How do you launch a global haircare products powerhouse when you’re in your 20s, have a full-time job, and have never manufactured a product of any sort? That was the question Nancy Twine used to ask herself when she began thinking about founding Briogeo, the award-winning haircare brand she built and ultimately sold in 2022. In the short span of eight years, Twine became one of a few black businesswomen who successfully launched and scaled a global business.
“So many businesses don’t succeed – not because the product isn’t great or the service isn’t great,” Twine says in a recent session of Goldman Sachs Talks, moderated by Alison Mass, chairman of Investment Banking. “Oftentimes, it’s just because people give up too soon. And so as an entrepreneur, half the battle is building that resilience to really stay the course through the ups and downs.”
It was a down period that pushed Twine to launch her company in the first place. Her mother, a physician and chemist, passed away in 2010, and Twine was looking for something to pour herself into to help deal with her loss. She remembered how happy it made her when the two of them used to go to their local health food store and bring home a variety of oils, extracts, and butters for formulating “very basic but functional beauty products,” Twine said.
She noted at the time how consumers were becoming more conscious about the types of ingredients they were putting on their hair, skin, and bodies. Twine resolved to start a company that would sell “clean” haircare products made from natural ingredients and free of sulfates, silicone, parabens, artificial dyes, and other synthetic additives. She also wanted to desegregate a haircare industry that traditionally has been sorted by race, by selling products for all hair types and textures.
“That’s when I had that aha moment where I said, ‘Wow, I could take this family tradition and actually potentially turn it into a business,’” Twine says. “The early beginnings of Briogeo were really like this therapeutic journey.”
Twine worked at the time in commodity sales and trading at Goldman Sachs. She had started her career at the firm in 2007, just before the start of the Global Financial Crisis. She says that chaotic time taught her “how to just figure things out,” including who to go to for information at the firm—and how to come up with solutions without having to ask people for answers.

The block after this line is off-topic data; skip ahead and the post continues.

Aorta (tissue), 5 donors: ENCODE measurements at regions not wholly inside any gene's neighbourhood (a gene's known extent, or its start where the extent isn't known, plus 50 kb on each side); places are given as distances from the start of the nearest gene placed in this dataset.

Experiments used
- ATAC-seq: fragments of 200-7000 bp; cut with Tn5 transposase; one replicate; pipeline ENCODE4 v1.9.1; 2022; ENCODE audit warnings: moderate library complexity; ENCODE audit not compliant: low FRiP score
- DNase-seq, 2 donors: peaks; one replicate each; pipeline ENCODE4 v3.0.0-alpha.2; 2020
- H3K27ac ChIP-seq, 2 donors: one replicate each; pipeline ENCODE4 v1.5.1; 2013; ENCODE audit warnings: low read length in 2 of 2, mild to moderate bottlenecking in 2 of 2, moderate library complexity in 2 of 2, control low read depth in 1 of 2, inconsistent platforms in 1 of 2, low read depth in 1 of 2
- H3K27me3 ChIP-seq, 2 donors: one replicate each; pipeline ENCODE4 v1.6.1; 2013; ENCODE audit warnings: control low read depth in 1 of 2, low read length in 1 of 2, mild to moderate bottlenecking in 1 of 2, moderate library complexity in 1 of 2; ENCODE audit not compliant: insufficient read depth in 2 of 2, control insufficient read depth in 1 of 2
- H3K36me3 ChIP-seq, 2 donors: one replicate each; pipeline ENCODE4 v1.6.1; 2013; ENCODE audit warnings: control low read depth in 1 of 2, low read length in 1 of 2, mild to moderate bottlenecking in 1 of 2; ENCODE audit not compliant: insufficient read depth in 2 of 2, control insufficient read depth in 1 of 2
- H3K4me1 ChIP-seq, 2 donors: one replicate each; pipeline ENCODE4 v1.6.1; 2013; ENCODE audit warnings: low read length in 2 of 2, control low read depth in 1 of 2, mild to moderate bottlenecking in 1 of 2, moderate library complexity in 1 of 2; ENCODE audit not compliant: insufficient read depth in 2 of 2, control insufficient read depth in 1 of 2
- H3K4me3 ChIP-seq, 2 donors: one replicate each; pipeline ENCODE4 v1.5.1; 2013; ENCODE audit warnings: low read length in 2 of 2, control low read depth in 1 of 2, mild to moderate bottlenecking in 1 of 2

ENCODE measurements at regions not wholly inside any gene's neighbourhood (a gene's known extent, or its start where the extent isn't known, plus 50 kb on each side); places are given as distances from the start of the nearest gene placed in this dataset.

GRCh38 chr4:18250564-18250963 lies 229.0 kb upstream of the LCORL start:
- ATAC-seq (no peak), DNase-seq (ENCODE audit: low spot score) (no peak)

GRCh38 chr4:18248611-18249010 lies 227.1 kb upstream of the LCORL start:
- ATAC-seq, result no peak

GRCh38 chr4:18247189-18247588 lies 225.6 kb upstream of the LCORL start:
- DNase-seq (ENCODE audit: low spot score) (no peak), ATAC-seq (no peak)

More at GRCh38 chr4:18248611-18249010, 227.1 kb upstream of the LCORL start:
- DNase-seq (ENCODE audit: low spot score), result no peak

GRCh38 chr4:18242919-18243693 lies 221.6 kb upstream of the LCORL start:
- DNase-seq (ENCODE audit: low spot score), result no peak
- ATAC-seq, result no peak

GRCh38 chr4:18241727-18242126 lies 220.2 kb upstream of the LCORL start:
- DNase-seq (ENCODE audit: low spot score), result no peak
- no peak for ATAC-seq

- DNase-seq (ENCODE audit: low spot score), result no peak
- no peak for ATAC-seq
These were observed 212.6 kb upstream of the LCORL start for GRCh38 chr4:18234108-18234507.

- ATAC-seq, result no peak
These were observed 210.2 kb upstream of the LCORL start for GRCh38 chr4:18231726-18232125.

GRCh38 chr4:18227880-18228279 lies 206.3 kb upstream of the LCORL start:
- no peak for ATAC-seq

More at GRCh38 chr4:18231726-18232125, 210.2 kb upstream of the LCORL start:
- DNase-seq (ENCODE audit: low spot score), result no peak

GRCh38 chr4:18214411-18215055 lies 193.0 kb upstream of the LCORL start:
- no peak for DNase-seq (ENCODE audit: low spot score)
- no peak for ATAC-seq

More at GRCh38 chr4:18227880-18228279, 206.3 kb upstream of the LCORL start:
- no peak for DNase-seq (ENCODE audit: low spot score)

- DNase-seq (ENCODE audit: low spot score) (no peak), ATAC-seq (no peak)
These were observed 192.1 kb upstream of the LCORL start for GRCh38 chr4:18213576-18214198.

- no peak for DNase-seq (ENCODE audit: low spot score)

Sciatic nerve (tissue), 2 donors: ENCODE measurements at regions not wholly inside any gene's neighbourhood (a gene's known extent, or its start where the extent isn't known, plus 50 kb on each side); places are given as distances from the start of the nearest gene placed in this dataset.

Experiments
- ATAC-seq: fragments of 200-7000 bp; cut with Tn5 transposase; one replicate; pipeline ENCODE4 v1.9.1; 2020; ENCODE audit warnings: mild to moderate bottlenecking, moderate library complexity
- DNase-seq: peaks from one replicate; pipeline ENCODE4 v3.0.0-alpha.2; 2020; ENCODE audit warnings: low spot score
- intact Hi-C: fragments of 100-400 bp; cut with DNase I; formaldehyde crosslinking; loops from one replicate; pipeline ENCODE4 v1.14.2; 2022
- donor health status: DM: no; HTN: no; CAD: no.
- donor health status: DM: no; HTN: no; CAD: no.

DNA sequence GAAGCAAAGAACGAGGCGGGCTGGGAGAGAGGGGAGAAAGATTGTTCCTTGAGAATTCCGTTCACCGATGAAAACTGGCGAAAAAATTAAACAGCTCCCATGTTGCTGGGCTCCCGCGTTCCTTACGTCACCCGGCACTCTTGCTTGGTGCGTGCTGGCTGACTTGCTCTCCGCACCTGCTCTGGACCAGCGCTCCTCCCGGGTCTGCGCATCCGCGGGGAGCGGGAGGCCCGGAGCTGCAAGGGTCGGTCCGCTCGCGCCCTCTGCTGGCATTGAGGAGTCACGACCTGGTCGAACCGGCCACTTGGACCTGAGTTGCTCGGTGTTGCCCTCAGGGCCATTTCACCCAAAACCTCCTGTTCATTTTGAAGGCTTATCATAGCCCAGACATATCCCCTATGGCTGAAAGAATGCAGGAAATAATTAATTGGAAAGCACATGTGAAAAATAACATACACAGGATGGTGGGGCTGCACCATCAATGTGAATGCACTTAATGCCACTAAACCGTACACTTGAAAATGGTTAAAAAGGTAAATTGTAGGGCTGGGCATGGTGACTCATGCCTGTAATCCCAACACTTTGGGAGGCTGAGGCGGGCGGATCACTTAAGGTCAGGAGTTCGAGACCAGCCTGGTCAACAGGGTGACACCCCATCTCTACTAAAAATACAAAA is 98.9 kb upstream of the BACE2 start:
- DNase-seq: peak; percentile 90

That skill came in handy when Twine went to launch Briogeo. She found a manufacturer that would let her conduct a very small run of her first products under the fledgling brand. She hired consultants to help with marketing and make sense of the retail landscape. Then she went to exhibit at the annual Cosmoprof beauty trade show in Las Vegas in search of retail partners.
When a team from Sephora visited her booth on the last day she didn’t even know who they were because they flipped their name badges so as not to get hounded. Twine only got a first name for one of the reps and ultimately tracked her down on LinkedIn to secure a formal brand presentation at Sephora.
Briogeo became the first clean haircare product offered by the global cosmetics retailer, which now depicts a clean seal on products to distinguish them in the marketplace. Twine became the youngest black woman to launch a product at Sephora, and she decided to leave her job at Goldman to grow the company further. In 2019, she took on a private equity partner to invest further in the business. Three years later, Twine sold Briogeo to Geneva-based Wella Company.
Twine sees her story intertwined with countless other entrepreneurs who had to get past hardships and other challenges and keep pushing their ideas forward.
“The biggest piece of advice that I’ve gotten is really focusing on how you can cultivate that internal resiliency,” Twine says. “That is such an important superpower. On the journey of entrepreneurism, so much of it is about learning and growing and being able to take those learnings and apply it to your business.”
This episode was recorded on September 6, 2023.